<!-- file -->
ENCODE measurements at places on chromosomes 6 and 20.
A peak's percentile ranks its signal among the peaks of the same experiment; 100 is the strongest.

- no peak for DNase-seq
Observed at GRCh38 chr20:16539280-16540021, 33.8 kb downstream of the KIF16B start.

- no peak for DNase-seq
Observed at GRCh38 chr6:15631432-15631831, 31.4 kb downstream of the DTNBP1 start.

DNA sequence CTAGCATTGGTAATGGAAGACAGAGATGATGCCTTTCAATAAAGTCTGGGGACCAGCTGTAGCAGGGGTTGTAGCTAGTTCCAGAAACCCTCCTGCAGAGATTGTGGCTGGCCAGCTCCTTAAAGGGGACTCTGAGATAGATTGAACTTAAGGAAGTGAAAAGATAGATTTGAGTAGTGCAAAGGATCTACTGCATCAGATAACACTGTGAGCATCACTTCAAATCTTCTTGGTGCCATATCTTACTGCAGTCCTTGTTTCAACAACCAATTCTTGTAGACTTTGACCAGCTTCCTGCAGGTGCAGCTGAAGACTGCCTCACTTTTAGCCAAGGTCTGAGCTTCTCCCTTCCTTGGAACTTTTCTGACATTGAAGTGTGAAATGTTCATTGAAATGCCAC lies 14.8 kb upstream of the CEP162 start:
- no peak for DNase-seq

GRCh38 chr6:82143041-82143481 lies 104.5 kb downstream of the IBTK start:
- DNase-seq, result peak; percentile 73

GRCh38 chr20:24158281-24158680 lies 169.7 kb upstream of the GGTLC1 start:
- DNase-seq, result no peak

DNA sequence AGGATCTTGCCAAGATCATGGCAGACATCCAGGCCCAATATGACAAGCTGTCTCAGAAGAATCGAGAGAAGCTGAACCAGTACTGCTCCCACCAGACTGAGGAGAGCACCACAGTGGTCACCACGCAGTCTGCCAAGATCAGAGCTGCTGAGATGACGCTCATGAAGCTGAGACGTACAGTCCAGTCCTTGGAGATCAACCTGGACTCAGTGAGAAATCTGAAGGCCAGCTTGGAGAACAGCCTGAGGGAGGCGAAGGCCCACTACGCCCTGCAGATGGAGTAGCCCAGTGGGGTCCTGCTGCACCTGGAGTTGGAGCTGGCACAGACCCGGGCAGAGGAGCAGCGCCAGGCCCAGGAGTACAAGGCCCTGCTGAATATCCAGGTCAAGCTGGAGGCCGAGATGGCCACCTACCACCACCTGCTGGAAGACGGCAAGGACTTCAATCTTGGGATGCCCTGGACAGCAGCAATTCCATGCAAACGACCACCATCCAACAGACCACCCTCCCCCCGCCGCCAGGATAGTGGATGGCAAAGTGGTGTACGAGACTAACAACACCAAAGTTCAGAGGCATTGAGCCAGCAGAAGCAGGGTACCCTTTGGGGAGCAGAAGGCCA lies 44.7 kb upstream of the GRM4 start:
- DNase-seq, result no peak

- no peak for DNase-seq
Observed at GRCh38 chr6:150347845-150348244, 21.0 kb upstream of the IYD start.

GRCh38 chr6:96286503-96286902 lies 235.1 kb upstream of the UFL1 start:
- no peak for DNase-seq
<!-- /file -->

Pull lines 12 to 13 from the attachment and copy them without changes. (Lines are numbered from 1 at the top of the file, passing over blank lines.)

- DNase-seq, result no peak

DNA sequence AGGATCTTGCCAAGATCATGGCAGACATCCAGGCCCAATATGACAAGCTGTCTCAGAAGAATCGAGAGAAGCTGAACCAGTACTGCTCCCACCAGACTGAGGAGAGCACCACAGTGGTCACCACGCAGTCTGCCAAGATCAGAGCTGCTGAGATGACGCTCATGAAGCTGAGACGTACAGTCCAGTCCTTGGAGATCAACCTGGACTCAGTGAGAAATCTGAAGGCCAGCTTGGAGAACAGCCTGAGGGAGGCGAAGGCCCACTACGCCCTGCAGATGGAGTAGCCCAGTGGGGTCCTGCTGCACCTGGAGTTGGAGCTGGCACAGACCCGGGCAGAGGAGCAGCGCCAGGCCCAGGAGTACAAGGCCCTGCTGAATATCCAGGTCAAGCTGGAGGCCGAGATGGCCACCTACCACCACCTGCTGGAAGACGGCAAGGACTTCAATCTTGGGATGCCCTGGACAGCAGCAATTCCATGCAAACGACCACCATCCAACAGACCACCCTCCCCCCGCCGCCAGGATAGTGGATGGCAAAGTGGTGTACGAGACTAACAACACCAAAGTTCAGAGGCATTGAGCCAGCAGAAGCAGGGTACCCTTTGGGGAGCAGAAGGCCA lies 44.7 kb upstream of the GRM4 start: